Why do I need to teach word study? That’s a fair question that many reading and writing teachers ask – even in upper elementary grades. Here are five reasons your students need daily word study, and a simple, free solution to make word study easier to teach!
Word study is the teaching activity that can make or break reluctant readers and struggling learners. Have you ever used a dyslexia curriculum? Have you worked on modules in a high-quality computer program?
Great reading curricula integrate word study into the lessons daily. (Read more on Research-based Word Study)
In this post, you will discover:
- 5 reasons why word study must occur daily, and
- tips on how to integrate spiraling word study when there’s so much pressing into your classroom time.
5 Reasons for Daily Word Study
We often teach it when we get to it, put it in a center, send it home, or do buddy study once or twice a week. At some time, you know the struggle of working word study into your already crammed lesson plans.
Unfortunately, your students could increase reading levels much faster if comprehensive word study was in your daily routine. The problems for struggling readers are many:
- Lack word skills, so they rely on context and guessing.
- Have a slower reading rate.
- Often miscue when decoding longer words.
- Focus on decoding rather than comprehension.
- Skip complex words and some portions of text.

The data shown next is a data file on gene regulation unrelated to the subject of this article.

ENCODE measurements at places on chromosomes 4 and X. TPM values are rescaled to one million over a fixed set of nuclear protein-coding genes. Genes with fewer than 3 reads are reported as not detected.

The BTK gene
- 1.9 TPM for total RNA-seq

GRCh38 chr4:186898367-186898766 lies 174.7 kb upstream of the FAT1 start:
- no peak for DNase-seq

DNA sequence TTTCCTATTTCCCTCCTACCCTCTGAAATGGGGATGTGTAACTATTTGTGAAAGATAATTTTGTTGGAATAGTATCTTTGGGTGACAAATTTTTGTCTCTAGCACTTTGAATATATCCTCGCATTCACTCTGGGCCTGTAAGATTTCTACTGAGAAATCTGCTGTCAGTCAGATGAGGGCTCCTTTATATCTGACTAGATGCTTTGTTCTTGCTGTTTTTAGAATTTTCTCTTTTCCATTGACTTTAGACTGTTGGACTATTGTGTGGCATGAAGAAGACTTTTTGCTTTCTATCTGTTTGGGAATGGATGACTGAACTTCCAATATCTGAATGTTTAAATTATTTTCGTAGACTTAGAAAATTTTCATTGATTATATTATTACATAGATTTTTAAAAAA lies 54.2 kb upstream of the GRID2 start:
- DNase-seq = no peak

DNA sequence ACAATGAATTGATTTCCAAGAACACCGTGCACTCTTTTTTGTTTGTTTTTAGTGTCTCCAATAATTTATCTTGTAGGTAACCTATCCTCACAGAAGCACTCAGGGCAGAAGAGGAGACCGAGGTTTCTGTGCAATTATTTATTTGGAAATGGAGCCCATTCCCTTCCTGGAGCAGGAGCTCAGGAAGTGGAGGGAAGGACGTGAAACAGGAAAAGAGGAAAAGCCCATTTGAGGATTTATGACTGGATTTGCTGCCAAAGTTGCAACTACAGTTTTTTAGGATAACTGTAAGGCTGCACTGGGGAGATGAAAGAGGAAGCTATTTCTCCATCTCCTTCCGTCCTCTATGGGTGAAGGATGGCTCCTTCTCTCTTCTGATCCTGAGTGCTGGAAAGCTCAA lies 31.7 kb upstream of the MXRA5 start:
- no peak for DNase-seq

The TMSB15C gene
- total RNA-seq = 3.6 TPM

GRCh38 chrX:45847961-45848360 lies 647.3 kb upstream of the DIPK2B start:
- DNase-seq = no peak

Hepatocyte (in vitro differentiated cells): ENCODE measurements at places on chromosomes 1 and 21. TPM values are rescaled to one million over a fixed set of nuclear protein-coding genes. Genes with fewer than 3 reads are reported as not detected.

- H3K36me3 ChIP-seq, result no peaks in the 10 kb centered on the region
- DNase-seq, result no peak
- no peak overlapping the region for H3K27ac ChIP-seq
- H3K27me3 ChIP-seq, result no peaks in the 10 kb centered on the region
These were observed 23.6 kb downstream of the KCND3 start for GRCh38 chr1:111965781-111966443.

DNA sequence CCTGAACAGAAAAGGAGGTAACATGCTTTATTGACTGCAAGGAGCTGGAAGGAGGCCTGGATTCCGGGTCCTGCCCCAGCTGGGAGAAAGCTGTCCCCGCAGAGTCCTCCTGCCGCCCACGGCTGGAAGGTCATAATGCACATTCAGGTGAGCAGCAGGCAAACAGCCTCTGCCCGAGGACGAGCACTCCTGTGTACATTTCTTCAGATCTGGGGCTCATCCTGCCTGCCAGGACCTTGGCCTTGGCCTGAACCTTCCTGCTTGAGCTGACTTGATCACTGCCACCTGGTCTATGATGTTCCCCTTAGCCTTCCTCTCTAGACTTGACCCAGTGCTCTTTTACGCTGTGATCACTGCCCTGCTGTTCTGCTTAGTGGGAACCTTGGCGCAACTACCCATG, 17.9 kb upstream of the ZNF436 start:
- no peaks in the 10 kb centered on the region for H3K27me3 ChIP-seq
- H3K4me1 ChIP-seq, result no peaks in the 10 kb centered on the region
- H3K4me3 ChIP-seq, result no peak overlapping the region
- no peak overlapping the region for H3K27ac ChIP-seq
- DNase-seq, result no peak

- Lack the resources to monitor their own comprehension.
All of these struggles do one thing – they stunt reading comprehension!
However, spiraling word study – even small amounts – will address these problems and boost reading comprehension. It will even raise reading levels much quicker than a class where word study is hit or miss. Here’s why.
- Readers develop decoding fluency, which frees cognitive resources for comprehension.
- Confidence in decoding empowers students to attack multiple syllable words and monitor their own understandings.
- Spelling patterns help readers see the connections between words. This multiplies the rate at which readers improve!
- Readers who know word parts can find meaning within words, not just in the surrounding context.
- Word study builds confident writers, which reciprocates into confident readers.
Tips for Integrating Daily Word Study
Let’s keep it simple. You already have so much pressed on you with state testing, other curricula, individualized plans, and so forth. In upper elementary and middle school, word study can be integrated into a daily warm-up. That’s right. A quick warm-up can give you a great return on the time! The key is doing it daily.
In lower elementary levels, daily warm-ups can be used to practice previously taught word study concepts and skills. Your direct instruction doesn’t need to be as long, because students will deepen their understandings in the daily spiral review.
You only need 3-6 minutes each day to cover the key components of word study: letter-sound relationships, spelling patterns, word meanings, word parts, and root words. Here are some activities that make word study easy to teach and simple to learn:
- word sorts
- timed pattern recognition
- video-based direct instruction
Does your curriculum provide these types of instructional activities?
If your curriculum is designed effectively, you don’t have to make decisions on what you are teaching. A quality curriculum will spiral from basic skills to advanced in a systematic manner. It will then spiral review previously learned skills until they are mastered!
If you need a high-quality, no-prep spiraling word study program, consider signing up for our free warm-ups below or learn more here.
Click or Tap Here to Get Free Word Study Warm-Ups!